Hospital RNs in Detail

With the right qualifications and experience, you can work in hospitals, urgent care clinics, emergency rooms, student clinics, and more. You’ll be caring for medical or surgical patients who are stable but recovering from serious surgeries or illnesses.

The care done in hospitals is almost always more serious than the care done as a home health nurse, psychiatric nurse, or rehab nurse. The work is more in-demand as well because the skill set is so intense. Registered ADN nurses with hands-on experience working in a hospital setting are often known as soldiers because they can work long hours, doing intense work, and in a very physically demanding environment.

Hospital RNs will be putting all of their knowledge and clinical hours to work when they start their job as a registered nurse with an ADN.


Due to the high demand and low supply of registered nurses around the country, salary is very competitive and often rewarding. The median hourly wage for an associate’s degree registered nurse is $27 nationwide. The general range is between $20 and $38 depending on the location of the job, the experience of the nurse, and many of the popular certifications that are available in nursing. Certifications can be used to complement a nurse’s ADN.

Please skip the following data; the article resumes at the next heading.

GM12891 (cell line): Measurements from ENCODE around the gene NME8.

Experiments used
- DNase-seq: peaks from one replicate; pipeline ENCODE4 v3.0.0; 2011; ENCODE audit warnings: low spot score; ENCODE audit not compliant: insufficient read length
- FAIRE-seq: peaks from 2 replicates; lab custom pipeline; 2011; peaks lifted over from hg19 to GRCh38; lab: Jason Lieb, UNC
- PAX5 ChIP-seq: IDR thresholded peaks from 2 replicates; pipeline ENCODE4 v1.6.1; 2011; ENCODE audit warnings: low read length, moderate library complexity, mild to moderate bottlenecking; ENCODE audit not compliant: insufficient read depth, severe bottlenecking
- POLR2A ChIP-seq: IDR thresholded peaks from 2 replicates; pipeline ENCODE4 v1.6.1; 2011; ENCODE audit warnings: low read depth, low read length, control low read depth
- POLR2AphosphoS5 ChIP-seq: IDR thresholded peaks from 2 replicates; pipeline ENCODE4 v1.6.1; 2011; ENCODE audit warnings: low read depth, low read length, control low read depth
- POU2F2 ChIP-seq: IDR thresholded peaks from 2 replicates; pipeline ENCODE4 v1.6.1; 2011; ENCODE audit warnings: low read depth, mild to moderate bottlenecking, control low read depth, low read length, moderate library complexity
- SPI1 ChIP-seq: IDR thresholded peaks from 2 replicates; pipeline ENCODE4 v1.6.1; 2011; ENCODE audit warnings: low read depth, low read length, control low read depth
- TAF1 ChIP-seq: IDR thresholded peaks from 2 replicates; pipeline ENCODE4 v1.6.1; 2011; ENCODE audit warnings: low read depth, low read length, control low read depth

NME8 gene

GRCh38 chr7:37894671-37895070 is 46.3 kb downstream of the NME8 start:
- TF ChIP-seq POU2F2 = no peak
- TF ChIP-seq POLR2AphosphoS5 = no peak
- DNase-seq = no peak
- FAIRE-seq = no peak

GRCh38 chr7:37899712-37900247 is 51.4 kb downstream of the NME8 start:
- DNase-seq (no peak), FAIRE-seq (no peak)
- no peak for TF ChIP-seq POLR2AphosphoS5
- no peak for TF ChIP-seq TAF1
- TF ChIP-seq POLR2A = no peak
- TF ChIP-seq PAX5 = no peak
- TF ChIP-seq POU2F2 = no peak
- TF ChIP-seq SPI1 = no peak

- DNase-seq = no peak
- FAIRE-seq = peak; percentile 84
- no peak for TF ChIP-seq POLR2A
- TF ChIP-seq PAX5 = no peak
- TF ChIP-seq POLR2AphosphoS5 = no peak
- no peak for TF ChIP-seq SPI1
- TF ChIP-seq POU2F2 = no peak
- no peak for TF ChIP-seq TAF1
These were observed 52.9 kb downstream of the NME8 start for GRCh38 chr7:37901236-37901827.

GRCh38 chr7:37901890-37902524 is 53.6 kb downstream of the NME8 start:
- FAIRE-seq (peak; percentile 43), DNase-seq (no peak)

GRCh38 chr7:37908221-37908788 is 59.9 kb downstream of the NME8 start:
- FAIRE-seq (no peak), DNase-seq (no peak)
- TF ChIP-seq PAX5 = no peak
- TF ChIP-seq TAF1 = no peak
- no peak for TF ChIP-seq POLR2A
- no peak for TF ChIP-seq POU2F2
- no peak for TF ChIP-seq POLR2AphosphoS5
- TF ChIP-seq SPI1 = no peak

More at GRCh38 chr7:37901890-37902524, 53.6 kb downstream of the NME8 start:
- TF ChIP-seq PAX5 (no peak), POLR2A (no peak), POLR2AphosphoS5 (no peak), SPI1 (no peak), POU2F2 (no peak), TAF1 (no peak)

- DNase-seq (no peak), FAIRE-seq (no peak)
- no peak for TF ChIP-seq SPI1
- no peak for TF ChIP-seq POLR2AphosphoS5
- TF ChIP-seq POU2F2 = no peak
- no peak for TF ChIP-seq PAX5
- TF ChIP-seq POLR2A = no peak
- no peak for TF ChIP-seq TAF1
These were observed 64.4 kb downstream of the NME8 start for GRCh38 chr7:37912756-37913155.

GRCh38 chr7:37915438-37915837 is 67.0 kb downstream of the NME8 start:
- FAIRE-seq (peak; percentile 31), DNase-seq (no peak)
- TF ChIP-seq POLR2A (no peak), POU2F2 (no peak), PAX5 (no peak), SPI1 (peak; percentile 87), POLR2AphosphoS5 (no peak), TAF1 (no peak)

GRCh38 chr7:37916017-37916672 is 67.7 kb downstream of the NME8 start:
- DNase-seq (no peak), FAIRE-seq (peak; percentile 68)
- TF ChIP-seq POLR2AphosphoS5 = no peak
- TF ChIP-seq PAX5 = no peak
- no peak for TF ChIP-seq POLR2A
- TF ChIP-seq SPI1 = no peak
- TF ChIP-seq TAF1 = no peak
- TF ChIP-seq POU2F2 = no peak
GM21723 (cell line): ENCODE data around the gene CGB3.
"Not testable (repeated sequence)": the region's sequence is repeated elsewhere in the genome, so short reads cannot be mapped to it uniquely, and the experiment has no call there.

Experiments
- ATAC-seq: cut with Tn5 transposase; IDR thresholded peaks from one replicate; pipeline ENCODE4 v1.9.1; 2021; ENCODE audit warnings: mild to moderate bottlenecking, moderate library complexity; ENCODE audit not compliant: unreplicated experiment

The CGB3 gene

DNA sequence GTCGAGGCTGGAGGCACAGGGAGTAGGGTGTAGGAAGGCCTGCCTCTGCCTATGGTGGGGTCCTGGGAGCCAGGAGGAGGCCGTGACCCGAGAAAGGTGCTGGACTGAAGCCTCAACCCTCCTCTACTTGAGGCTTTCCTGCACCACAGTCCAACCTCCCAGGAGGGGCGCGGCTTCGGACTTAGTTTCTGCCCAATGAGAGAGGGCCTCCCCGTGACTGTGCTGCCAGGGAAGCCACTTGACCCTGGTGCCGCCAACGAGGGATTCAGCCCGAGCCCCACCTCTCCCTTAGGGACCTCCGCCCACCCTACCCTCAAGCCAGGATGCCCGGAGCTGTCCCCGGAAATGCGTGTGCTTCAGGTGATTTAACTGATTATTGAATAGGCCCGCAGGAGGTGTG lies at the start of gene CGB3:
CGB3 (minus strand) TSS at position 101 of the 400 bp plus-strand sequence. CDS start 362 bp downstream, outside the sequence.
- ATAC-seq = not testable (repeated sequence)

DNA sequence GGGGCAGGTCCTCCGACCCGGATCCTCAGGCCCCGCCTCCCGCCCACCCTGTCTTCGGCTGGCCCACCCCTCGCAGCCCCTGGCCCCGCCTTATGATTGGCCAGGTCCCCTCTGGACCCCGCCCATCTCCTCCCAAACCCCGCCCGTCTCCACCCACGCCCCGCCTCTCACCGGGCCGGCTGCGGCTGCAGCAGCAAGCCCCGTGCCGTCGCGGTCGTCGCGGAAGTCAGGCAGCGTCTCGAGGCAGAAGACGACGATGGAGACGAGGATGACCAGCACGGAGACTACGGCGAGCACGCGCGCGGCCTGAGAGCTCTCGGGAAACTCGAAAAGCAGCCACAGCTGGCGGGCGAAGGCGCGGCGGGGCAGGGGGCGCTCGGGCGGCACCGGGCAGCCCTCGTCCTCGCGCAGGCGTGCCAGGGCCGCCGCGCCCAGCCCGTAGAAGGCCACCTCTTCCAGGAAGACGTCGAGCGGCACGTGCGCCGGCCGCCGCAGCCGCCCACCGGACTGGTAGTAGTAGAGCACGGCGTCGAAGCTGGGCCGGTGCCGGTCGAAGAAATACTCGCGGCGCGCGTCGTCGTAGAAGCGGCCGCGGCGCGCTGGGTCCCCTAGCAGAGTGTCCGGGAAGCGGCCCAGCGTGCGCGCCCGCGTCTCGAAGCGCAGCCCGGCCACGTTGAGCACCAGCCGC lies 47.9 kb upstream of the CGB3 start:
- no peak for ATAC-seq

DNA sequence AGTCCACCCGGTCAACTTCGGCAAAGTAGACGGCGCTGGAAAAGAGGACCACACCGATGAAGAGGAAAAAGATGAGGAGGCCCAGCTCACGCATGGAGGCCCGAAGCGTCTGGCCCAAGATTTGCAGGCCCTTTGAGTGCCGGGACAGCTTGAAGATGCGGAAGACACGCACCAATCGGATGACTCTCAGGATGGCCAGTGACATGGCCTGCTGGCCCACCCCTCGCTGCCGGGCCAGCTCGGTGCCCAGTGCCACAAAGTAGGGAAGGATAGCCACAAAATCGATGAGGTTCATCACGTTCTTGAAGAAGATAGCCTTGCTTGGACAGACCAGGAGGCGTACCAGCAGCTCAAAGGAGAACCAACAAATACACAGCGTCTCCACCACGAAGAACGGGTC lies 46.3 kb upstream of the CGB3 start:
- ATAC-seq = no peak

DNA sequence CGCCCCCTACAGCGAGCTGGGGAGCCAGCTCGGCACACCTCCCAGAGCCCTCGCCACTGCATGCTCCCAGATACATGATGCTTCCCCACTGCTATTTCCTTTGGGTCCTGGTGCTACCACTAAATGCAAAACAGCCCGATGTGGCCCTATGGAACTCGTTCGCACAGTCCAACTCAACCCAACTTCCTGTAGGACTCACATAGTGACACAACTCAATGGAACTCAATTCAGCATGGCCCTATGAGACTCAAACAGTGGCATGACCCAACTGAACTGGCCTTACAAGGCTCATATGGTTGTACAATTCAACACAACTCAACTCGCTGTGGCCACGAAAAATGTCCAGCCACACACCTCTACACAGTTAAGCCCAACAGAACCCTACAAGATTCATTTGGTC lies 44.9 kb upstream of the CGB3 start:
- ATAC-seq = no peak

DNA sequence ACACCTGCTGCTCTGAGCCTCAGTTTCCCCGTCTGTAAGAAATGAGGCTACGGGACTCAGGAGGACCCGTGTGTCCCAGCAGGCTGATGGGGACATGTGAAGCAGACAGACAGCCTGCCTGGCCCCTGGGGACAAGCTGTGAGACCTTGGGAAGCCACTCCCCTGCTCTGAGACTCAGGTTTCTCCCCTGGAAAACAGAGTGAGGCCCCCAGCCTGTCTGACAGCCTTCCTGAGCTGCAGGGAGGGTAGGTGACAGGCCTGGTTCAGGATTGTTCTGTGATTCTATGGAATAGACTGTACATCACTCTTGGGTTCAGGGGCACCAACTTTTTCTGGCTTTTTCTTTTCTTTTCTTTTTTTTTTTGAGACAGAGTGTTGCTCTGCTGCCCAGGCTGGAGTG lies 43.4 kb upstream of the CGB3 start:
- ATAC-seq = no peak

Location has an influence on salaries because, like in many other professions, the cost of living tends to align with the salary being paid. An area with a higher cost of living demands a higher salary, and therefore registered nurses will be paid more in those areas.